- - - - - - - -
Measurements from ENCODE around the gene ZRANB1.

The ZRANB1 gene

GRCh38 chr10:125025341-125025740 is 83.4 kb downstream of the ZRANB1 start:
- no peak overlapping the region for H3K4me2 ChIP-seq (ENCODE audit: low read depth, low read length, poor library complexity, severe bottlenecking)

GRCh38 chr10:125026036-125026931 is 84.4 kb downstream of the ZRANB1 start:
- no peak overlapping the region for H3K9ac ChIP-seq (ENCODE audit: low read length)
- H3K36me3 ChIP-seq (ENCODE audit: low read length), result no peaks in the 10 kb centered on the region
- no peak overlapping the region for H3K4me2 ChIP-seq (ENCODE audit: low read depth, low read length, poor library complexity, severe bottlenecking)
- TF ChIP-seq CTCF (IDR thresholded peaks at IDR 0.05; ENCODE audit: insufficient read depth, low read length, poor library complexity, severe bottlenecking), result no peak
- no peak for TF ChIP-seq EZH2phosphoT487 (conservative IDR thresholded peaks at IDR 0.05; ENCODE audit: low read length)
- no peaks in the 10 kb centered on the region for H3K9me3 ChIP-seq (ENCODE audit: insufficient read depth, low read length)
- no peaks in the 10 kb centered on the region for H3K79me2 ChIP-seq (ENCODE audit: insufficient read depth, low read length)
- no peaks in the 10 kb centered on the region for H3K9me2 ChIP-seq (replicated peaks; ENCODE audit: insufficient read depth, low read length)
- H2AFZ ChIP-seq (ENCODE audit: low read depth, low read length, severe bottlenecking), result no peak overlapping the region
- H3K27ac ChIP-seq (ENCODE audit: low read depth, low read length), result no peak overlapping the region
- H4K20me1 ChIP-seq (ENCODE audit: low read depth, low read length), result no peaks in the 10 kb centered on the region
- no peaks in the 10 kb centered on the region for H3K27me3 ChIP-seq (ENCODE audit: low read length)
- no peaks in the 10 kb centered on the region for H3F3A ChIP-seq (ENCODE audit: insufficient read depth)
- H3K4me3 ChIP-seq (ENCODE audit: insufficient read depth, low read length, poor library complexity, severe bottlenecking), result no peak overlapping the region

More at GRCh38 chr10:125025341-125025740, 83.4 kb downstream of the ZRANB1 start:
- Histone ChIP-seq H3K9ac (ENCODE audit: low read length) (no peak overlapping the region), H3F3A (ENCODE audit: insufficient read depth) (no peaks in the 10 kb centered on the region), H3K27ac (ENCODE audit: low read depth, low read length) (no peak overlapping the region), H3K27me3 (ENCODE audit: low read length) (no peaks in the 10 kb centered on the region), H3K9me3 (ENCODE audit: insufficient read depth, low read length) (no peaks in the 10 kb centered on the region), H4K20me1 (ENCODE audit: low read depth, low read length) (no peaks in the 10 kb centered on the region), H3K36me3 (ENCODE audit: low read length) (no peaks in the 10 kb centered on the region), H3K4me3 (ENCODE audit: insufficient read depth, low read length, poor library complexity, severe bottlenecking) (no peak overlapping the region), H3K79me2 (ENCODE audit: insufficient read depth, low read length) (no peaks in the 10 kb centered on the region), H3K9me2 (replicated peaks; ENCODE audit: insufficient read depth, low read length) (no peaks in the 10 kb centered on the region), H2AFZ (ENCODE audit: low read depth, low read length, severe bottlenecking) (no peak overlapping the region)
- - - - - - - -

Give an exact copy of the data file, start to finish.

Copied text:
Measurements from ENCODE around the gene ZRANB1.

The ZRANB1 gene

GRCh38 chr10:125025341-125025740 is 83.4 kb downstream of the ZRANB1 start:
- no peak overlapping the region for H3K4me2 ChIP-seq (ENCODE audit: low read depth, low read length, poor library complexity, severe bottlenecking)

GRCh38 chr10:125026036-125026931 is 84.4 kb downstream of the ZRANB1 start:
- no peak overlapping the region for H3K9ac ChIP-seq (ENCODE audit: low read length)
- H3K36me3 ChIP-seq (ENCODE audit: low read length), result no peaks in the 10 kb centered on the region
- no peak overlapping the region for H3K4me2 ChIP-seq (ENCODE audit: low read depth, low read length, poor library complexity, severe bottlenecking)
- TF ChIP-seq CTCF (IDR thresholded peaks at IDR 0.05; ENCODE audit: insufficient read depth, low read length, poor library complexity, severe bottlenecking), result no peak
- no peak for TF ChIP-seq EZH2phosphoT487 (conservative IDR thresholded peaks at IDR 0.05; ENCODE audit: low read length)
- no peaks in the 10 kb centered on the region for H3K9me3 ChIP-seq (ENCODE audit: insufficient read depth, low read length)
- no peaks in the 10 kb centered on the region for H3K79me2 ChIP-seq (ENCODE audit: insufficient read depth, low read length)
- no peaks in the 10 kb centered on the region for H3K9me2 ChIP-seq (replicated peaks; ENCODE audit: insufficient read depth, low read length)
- H2AFZ ChIP-seq (ENCODE audit: low read depth, low read length, severe bottlenecking), result no peak overlapping the region
- H3K27ac ChIP-seq (ENCODE audit: low read depth, low read length), result no peak overlapping the region
- H4K20me1 ChIP-seq (ENCODE audit: low read depth, low read length), result no peaks in the 10 kb centered on the region
- no peaks in the 10 kb centered on the region for H3K27me3 ChIP-seq (ENCODE audit: low read length)
- no peaks in the 10 kb centered on the region for H3F3A ChIP-seq (ENCODE audit: insufficient read depth)
- H3K4me3 ChIP-seq (ENCODE audit: insufficient read depth, low read length, poor library complexity, severe bottlenecking), result no peak overlapping the region

More at GRCh38 chr10:125025341-125025740, 83.4 kb downstream of the ZRANB1 start:
- Histone ChIP-seq H3K9ac (ENCODE audit: low read length) (no peak overlapping the region), H3F3A (ENCODE audit: insufficient read depth) (no peaks in the 10 kb centered on the region), H3K27ac (ENCODE audit: low read depth, low read length) (no peak overlapping the region), H3K27me3 (ENCODE audit: low read length) (no peaks in the 10 kb centered on the region), H3K9me3 (ENCODE audit: insufficient read depth, low read length) (no peaks in the 10 kb centered on the region), H4K20me1 (ENCODE audit: low read depth, low read length) (no peaks in the 10 kb centered on the region), H3K36me3 (ENCODE audit: low read length) (no peaks in the 10 kb centered on the region), H3K4me3 (ENCODE audit: insufficient read depth, low read length, poor library complexity, severe bottlenecking) (no peak overlapping the region), H3K79me2 (ENCODE audit: insufficient read depth, low read length) (no peaks in the 10 kb centered on the region), H3K9me2 (replicated peaks; ENCODE audit: insufficient read depth, low read length) (no peaks in the 10 kb centered on the region), H2AFZ (ENCODE audit: low read depth, low read length, severe bottlenecking) (no peak overlapping the region)